Light-Toned Outcrop in Aureum Chaos
NASA/JPL/University of Arizona
Light-Toned Outcrop in Aureum Chaos
PSP_004026_1765  Science Theme: Composition and Photometry


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The formation of the large outflow channels on Mars have been attributed to catastrophic discharges of ground water. Many of the channels start in areas where the ground has apparently collapsed: the surface is now well below the surrounding undisturbed ground. Within the collapsed region, blocks of undisturbed material can often be seen and this has led to such regions being called chaotic terrain.

In Aureum Chaos, the OMEGA experiment on Mars Express indicated the presence of phyllosilicates (clay minerals) which have been detected in a variety of bright outcrops and scarps. The closeup shows such an outcrop in a chaotic terrain region. At the highest resolution, layering can be seen. The image will be used to assess at what stage in Mars' history these clays minerals were formed and how.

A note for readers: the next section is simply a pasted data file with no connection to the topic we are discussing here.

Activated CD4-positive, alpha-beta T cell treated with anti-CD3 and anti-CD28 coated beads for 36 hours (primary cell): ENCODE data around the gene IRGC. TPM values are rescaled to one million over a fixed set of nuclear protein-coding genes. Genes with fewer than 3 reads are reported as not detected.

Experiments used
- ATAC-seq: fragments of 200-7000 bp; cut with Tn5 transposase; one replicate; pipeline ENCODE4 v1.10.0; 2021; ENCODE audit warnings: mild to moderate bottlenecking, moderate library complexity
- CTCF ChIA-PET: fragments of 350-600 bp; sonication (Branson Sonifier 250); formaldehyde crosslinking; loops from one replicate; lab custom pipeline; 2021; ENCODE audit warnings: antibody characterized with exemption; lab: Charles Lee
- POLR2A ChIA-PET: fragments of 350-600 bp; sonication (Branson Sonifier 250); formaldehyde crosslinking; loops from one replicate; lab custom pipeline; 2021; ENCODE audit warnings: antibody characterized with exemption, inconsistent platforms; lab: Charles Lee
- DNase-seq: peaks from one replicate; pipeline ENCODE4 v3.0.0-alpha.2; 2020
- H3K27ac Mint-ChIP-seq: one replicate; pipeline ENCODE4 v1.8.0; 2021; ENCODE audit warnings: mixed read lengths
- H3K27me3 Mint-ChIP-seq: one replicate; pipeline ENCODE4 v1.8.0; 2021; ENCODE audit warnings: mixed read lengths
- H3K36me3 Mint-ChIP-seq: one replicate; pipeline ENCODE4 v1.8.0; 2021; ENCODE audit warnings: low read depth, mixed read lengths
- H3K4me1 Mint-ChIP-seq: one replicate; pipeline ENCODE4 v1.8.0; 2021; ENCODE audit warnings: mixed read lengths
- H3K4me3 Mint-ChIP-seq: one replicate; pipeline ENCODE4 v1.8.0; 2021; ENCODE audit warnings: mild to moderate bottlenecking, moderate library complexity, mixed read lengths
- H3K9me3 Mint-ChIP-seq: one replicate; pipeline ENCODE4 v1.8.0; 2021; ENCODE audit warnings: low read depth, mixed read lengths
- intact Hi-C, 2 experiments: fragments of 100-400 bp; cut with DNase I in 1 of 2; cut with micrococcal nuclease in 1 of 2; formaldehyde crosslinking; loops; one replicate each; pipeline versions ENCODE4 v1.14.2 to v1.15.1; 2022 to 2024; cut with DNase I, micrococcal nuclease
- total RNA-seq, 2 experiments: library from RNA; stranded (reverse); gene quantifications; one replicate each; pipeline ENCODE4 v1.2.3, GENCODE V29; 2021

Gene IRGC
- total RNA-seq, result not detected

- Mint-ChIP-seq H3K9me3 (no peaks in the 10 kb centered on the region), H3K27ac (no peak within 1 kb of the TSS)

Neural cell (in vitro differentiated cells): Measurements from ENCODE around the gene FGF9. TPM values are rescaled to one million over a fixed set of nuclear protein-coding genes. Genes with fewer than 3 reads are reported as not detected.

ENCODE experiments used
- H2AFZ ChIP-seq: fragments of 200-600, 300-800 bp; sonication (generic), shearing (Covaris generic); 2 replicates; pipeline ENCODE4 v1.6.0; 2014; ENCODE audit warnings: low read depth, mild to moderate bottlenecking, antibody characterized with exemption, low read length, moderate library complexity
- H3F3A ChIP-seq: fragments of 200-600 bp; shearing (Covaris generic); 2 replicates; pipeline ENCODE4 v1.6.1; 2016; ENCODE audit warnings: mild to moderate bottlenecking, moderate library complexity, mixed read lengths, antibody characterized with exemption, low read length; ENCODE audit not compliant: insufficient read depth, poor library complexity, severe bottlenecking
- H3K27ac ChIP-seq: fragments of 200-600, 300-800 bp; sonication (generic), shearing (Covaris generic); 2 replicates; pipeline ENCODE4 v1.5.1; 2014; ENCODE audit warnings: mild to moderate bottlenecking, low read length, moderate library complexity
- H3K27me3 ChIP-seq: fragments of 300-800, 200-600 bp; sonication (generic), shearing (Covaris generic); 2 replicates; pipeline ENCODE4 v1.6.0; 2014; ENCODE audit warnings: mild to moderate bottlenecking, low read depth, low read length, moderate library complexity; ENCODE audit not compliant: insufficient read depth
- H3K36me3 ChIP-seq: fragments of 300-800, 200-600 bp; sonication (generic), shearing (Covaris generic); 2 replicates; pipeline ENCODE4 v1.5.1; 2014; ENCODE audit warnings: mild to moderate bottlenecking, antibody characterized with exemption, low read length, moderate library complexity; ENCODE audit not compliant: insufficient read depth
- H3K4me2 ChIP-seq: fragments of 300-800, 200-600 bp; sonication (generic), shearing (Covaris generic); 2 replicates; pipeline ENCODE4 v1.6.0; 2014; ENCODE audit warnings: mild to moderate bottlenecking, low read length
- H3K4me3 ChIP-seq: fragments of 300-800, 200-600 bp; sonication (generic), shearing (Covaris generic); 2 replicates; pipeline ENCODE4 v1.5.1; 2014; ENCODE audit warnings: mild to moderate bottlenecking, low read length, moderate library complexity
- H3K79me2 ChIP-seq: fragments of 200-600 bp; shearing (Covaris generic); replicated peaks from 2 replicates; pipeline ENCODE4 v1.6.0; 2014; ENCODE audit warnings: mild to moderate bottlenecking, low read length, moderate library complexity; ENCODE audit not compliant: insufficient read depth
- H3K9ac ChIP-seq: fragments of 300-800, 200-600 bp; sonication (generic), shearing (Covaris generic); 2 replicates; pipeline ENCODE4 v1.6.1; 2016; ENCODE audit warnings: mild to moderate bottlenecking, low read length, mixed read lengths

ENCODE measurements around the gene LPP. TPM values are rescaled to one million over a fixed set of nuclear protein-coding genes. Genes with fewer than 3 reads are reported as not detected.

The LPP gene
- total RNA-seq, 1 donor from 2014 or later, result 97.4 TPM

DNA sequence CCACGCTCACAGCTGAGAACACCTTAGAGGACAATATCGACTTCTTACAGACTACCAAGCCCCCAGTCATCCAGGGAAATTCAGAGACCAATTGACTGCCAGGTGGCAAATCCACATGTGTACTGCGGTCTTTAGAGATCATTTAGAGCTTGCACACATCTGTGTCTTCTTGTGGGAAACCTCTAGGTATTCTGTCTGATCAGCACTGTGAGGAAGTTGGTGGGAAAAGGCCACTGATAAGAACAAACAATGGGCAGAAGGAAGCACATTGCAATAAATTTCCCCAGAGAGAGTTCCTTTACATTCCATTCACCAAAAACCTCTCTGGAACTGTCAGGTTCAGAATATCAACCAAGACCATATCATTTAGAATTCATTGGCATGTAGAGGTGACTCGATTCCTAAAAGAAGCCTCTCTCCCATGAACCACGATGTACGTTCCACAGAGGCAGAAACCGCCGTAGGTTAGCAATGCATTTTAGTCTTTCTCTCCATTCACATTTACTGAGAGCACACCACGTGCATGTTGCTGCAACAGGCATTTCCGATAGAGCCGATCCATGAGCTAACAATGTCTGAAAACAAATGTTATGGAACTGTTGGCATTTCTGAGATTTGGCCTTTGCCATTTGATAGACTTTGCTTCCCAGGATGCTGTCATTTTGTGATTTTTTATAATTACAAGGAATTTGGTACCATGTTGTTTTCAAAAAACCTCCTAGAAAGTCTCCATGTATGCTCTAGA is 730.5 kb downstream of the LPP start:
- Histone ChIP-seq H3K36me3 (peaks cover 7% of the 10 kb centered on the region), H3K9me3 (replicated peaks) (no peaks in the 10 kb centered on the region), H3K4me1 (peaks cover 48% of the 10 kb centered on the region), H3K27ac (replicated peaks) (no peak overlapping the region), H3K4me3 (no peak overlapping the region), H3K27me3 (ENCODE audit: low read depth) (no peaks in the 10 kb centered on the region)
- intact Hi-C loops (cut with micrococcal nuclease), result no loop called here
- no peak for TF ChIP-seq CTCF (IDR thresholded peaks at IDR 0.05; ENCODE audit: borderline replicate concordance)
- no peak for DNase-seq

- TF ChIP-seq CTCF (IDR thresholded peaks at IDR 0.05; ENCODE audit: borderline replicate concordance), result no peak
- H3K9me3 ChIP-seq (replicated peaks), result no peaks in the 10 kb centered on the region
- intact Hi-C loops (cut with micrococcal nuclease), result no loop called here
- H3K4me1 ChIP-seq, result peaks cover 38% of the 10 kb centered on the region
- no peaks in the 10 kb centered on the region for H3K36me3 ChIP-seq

The area referred to as Aureum Chaos is located at 334 degrees East, 4 degrees South on the West side of the Margaritifer Terra region of Mars.

Written by: Nicolas Thomas   (27 October 2010)

This is a stereo pair with PSP_004448_1765.

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Acquisition date:06 June 2007 Local Mars time:15:08
Latitude (centered):-3.624° Longitude (East):333.732°
Range to target site:270.0 km (168.7 miles)Original image scale range:27.0 cm/pixel (with 1 x 1 binning) so objects ~81 cm across are resolved
Map projected scale:25 cm/pixel and North is upMap projection:Equirectangular
Emission angle:3.7° Phase angle:53.3°
Solar incidence angle:50°, with the Sun about 40° above the horizon Solar longitude:252.1°, Northern Autumn

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